Food insecurity and childhood obesity: beyond categorical and linear representations
Previous work on the relationship between food insecurity and childhood overweight has lead to a wide array of answers – some have found a positive relationship, others no relationship, and still others a negative relationship. This previous work has shared one thing in common – all have used parametric models. In this paper we move beyond parametric models by using non-parametric models. With data from the 1999-2002 National Health and Nutrition Examination Survey (NHANES) and a wide array parametric methods, we find evidence across different samples of a positive relationship, no relationship, and a negative relationship between childhood overweight and food insecurity. When we turn to non-parametric methods, however, this ambiguity across samples is not as prevalent. Instead, across different samples, we find (a) increases in the probability of food insecurity in the middle of the BMI distribution, (b) increases in the probability at the very high end of the BMI, and (c) no relationship across the entire distribution. We present some parametric models that roughly mimic these relationships. Our results indicate that efforts to reduce food insecurity will either have no impact on childhood overweight or would lead to reductions in childhood overweight.
|Date of creation:||2008|
|Date of revision:|
|Contact details of provider:|| Postal: 555 East Wells Street, Suite 1100, Milwaukee, Wisconsin 53202|
Phone: (414) 918-3190
Fax: (414) 276-3349
Web page: http://www.aaea.org
More information through EDIRC
References listed on IDEAS
Please report citation or reference errors to , or , if you are the registered author of the cited work, log in to your RePEc Author Service profile, click on "citations" and make appropriate adjustments.:
- Nord, Mark & Andrews, Margaret S. & Carlson, Steven, 2006. "Household Food Security in the United States, 2005," Economic Research Report 7243, United States Department of Agriculture, Economic Research Service.
- Jay Bhattacharya & Neeraj Sood, 2005. "Health Insurance and the Obesity Externality," NBER Working Papers 11529, National Bureau of Economic Research, Inc.
- Parke Wilde & Mark Nord, 2005. "The Effect of Food Stamps on Food Security: A Panel Data Approach ," Review of Agricultural Economics, Agricultural and Applied Economics Association, vol. 27(3), pages 425-432.
- Parke E. Wilde & Christine K. Ranney, 2000. "The Monthly Food Stamp Cycle: Shooping Frequency and Food Intake Decisions in an Endogenous Switching Regression Framework," American Journal of Agricultural Economics, Agricultural and Applied Economics Association, vol. 82(1), pages 200-213.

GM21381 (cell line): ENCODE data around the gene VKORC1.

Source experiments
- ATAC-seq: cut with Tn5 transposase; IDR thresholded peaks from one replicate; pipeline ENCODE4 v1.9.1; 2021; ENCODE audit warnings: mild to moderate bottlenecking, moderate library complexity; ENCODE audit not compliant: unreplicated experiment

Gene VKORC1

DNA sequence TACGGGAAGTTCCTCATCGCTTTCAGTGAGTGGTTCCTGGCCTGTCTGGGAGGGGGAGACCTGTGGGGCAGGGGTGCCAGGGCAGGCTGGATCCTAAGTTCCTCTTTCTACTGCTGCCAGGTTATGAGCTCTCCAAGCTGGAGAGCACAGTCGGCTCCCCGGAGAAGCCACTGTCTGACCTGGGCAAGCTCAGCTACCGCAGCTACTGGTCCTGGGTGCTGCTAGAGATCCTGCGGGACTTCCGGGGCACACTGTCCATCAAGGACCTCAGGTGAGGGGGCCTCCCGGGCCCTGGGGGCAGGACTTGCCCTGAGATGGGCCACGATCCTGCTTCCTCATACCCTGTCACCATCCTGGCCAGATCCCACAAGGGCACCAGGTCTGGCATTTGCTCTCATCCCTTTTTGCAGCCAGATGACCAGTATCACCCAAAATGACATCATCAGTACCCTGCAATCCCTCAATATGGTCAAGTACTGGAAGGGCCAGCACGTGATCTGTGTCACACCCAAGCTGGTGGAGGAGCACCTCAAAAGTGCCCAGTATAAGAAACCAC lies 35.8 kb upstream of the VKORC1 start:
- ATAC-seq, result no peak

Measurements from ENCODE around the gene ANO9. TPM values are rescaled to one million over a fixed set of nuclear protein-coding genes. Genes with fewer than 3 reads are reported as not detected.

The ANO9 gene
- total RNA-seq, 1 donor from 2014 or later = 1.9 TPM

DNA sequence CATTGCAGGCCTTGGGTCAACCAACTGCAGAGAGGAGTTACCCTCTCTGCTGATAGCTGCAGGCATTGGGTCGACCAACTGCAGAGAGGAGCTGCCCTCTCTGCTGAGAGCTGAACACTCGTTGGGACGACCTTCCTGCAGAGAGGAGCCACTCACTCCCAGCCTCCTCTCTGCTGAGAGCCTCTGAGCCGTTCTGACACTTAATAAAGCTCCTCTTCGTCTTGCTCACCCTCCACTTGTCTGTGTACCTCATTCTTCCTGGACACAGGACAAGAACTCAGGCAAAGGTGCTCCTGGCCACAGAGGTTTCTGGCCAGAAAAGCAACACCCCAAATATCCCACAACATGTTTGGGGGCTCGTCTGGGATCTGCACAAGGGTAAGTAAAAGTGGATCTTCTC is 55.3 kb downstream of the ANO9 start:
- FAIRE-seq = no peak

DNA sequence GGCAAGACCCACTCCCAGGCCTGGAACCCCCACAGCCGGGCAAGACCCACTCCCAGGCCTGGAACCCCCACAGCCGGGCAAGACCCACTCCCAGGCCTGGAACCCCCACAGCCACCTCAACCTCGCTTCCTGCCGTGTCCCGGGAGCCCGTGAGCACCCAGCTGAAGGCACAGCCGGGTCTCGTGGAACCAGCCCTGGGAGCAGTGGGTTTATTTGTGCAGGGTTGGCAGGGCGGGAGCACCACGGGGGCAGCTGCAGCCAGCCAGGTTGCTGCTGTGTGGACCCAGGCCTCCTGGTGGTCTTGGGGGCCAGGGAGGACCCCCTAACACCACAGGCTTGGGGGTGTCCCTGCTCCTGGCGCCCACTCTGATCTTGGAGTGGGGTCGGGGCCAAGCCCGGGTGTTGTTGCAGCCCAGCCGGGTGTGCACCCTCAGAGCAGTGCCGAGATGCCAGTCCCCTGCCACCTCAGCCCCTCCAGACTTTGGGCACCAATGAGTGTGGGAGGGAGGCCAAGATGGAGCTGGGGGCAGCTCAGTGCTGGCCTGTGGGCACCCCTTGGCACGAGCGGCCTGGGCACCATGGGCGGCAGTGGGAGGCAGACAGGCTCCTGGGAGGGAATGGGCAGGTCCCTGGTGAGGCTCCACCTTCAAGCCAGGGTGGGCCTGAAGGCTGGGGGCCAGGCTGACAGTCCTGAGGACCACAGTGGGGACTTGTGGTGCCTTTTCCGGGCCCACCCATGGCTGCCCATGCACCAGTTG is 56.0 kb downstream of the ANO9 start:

- Inas Rashad & Sara Markowitz, 2007. "Incentives in Obesity and Health Insurance," NBER Working Papers 13113, National Bureau of Economic Research, Inc.
- Glewwe, Paul & Jacoby, Hanan G. & King, Elizabeth M., 2001. "Early childhood nutrition and academic achievement: a longitudinal analysis," Journal of Public Economics, Elsevier, vol. 81(3), pages 345-368, September.
- Nord, Mark & Andrews, Margaret S. & Carlson, Steven, 2007. "Household Food Security in the United States, 2006," Economic Research Report 55966, United States Department of Agriculture, Economic Research Service.
- Glewwe, Paul & Jocoby, Hanan & King, Elizabeth M., 1999. "Early childhood nutrition and academic achievement," FCND discussion papers 68, International Food Policy Research Institute (IFPRI).
When requesting a correction, please mention this item's handle: RePEc:ags:aaea08:6163. See general information about how to correct material in RePEc.
For technical questions regarding this item, or to correct its authors, title, abstract, bibliographic or download information, contact: (AgEcon Search)
If you have authored this item and are not yet registered with RePEc, we encourage you to do it here. This allows to link your profile to this item. It also allows you to accept potential citations to this item that we are uncertain about.
If references are entirely missing, you can add them using this form.
If the full references list an item that is present in RePEc, but the system did not link to it, you can help with this form.
If you know of missing items citing this one, you can help us creating those links by adding the relevant references in the same way as above, for each refering item. If you are a registered author of this item, you may also want to check the "citations" tab in your profile, as there may be some citations waiting for confirmation.
Please note that corrections may take a couple of weeks to filter through the various RePEc services.